Tokenization, a security technique that eliminates card data from merchant systems, provides a clear benefit to merchants but can be difficult to manage without the support of a processor.

The process of tokenizing card data replaces sensitive account information with a "token" value that is worthless to fraudsters if it is stolen. Protegrity USA Inc. said May 23 that it will provide a "vaultless tokenization" service to processors after three years of selling tokenization software directly to merchants.

Vaultless tokenization eliminates the need to store tokens in databases. The service helps processors and gateways lower costs while providing the fraud-prevention service across their entire client base.

"Processors were looking for one place to establish an entire 'token-server farm' for data from thousands of merchants," Raul Ortega, vice president of business relations for Protegrity, tells PaymentsSource. "With vaultless tokenization, much less space is required to keep records."

Essentially, a processor needs only one dedicated computer running the vaultless tokenization software and one or two employees to monitor the tokenization process, Ortega says. This eliminates the costs involved in operating several servers.

Protegrity's announcement comes about a month after company executives spoke in favor of a fraud risk shift from merchants to processors in light of the Global Payments Inc. data breach (see story).

Tokenization has traditionally required storing data in a "token vault" on a computer server, Ortega says.

Protegrity developed vaultless tokenization software that creates "look-up tables" for tokenization and detokenization, eliminating the past practice of vault-based services in which large databases were used for cross-referencing tokens with card data, Ortega says.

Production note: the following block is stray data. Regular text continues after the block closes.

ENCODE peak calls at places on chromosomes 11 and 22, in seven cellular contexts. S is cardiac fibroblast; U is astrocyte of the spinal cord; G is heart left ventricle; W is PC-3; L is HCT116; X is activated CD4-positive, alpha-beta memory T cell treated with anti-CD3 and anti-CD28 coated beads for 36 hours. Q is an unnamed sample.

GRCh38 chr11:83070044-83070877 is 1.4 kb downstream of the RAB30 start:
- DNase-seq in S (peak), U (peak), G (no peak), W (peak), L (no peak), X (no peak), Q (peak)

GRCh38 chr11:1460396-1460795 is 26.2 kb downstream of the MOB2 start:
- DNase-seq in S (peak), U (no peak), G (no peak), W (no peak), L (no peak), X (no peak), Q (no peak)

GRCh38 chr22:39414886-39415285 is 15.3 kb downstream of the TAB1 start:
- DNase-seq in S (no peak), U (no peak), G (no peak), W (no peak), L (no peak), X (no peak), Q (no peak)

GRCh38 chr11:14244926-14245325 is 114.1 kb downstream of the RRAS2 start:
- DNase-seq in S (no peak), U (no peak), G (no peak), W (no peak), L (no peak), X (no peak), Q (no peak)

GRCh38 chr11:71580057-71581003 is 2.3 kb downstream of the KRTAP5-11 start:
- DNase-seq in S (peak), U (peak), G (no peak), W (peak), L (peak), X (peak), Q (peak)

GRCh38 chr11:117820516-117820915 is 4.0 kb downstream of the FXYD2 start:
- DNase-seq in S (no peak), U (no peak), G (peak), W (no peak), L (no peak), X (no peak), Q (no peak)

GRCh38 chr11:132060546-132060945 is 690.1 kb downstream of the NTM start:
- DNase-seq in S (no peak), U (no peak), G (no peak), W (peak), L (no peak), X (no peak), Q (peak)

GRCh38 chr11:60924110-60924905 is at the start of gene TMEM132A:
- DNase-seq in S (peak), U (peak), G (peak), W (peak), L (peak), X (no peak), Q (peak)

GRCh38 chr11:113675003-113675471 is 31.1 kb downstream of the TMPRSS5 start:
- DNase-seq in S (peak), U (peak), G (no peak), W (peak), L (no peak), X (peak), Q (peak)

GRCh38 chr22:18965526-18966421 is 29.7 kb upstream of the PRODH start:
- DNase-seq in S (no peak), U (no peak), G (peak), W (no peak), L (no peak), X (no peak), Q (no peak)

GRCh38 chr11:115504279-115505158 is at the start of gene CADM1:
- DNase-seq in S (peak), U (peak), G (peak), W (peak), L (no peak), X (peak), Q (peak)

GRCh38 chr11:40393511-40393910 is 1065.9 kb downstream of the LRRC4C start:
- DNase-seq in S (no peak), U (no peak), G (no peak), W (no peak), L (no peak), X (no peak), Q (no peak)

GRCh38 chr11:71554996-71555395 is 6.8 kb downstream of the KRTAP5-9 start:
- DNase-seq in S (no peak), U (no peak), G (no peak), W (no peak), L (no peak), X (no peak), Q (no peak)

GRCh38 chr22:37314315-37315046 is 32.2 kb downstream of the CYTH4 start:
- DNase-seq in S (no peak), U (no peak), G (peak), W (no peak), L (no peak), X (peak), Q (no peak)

Protegrity plans to announce in June a major processor that has signed an agreement for the vaultless tokenization software, Ortega says.

Protegrity's "timing is great" in offering the tokenization service to processors right on the heels of the Global Payments breach, Julie Conroy McNelley, senior analyst and fraud expert with Boston-based Aite Group, tells PaymentsSource.

"This really allows all processors to take a fresh look at what they are doing and, in the long run, could help them avoid fines and other problems stemming from breaches," McNelley contends.

Processors can offer vaultless tokenization to merchants as part of the U.S. effort to migrate to the secure EMV chip-card standard, McNelley says.

"Processors will be talking to merchants about upgrades to the payments infrastructure anyway, and they will be able to introduce or up-sell on the fact they can provide tokenization," McNelley says.

Because the tokenization process removes primary account number data from the payment environment, processors can tell merchants that Protegrity's service can reduce the scope and costs of complying with the Payment Card Industry data security standard, she adds.

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